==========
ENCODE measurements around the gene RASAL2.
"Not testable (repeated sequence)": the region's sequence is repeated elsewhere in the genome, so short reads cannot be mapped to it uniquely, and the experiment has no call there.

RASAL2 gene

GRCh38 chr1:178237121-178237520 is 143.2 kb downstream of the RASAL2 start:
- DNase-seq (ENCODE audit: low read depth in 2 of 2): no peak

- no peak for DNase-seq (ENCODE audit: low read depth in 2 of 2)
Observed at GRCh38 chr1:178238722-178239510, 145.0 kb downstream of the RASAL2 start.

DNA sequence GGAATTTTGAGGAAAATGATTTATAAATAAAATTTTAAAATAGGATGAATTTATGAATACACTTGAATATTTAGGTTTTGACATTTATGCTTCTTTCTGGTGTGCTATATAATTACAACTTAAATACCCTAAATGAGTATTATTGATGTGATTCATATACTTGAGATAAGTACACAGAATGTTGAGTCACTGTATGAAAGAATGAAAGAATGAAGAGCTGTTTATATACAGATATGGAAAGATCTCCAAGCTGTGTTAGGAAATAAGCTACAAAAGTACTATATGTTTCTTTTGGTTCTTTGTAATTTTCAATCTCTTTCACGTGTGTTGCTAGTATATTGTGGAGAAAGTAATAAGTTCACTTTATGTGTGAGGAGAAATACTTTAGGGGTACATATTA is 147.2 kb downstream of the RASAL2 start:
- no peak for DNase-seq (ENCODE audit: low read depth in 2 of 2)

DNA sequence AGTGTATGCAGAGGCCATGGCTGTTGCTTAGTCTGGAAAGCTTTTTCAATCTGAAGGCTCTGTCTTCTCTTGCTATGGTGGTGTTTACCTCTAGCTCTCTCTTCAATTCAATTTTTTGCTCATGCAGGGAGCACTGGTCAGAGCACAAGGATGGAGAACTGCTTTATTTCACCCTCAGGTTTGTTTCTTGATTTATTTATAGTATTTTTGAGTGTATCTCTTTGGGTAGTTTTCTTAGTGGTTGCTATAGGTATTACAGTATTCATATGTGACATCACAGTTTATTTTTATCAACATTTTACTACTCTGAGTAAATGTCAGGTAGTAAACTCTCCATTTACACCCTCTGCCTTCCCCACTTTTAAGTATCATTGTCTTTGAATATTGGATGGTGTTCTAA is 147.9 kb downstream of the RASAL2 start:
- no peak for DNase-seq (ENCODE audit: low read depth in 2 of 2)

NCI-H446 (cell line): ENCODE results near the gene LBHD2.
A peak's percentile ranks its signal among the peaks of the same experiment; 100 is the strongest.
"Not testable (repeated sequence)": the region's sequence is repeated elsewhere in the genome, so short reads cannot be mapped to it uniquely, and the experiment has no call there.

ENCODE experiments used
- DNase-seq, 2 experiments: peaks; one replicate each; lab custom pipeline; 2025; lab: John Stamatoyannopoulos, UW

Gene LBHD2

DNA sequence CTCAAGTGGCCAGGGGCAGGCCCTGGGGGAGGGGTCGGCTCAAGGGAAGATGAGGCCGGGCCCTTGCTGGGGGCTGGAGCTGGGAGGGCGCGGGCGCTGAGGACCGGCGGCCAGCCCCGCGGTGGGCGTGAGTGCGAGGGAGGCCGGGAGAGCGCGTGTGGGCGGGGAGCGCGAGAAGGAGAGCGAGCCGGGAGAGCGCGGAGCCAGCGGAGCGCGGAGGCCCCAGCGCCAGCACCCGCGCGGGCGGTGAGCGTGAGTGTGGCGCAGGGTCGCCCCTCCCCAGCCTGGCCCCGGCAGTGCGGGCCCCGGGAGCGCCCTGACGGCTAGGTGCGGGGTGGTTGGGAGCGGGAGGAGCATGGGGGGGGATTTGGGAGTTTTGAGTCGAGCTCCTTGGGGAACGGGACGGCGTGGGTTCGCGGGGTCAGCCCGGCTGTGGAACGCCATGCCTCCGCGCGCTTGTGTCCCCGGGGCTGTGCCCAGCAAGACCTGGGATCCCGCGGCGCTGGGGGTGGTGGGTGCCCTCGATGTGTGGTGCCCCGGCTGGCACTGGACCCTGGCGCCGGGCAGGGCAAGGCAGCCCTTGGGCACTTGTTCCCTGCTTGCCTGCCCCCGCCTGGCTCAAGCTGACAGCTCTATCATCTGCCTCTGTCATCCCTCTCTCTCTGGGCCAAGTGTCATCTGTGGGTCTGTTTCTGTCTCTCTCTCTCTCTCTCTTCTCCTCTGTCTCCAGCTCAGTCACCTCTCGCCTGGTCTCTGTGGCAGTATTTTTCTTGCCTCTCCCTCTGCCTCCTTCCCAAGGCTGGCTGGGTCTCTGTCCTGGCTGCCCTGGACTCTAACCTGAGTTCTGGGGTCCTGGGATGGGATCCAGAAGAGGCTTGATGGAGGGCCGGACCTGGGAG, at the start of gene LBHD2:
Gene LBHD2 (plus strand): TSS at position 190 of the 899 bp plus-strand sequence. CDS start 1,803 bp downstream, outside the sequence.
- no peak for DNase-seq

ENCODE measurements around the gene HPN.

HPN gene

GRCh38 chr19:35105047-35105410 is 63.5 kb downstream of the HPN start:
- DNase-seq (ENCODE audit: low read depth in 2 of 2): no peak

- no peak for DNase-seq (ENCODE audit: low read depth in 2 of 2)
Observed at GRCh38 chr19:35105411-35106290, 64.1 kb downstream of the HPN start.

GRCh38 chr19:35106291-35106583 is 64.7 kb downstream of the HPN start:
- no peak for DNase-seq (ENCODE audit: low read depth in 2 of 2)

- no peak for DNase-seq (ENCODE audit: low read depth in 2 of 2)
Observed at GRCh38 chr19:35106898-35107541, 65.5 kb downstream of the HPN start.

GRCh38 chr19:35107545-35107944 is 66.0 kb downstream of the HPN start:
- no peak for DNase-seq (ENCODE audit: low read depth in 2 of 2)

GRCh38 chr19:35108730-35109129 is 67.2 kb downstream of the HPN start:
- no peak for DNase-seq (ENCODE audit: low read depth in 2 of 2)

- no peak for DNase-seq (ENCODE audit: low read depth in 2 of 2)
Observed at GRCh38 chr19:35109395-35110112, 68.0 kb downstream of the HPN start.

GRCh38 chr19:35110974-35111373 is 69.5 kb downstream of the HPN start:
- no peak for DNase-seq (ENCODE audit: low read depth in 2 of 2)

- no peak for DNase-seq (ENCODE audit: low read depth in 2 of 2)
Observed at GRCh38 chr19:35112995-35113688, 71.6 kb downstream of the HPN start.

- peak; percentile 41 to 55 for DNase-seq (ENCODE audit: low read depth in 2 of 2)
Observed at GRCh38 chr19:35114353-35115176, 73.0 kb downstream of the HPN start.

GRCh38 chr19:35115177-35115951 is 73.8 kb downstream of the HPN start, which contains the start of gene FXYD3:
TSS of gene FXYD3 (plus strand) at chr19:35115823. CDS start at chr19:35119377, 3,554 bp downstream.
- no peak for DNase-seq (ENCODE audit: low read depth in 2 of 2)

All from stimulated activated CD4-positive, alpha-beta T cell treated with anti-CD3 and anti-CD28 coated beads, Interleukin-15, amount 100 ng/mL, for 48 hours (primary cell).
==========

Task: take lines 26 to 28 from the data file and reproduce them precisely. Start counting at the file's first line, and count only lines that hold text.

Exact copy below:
Observed at GRCh38 chr19:35105411-35106290, 64.1 kb downstream of the HPN start.

GRCh38 chr19:35106291-35106583 is 64.7 kb downstream of the HPN start:
- no peak for DNase-seq (ENCODE audit: low read depth in 2 of 2)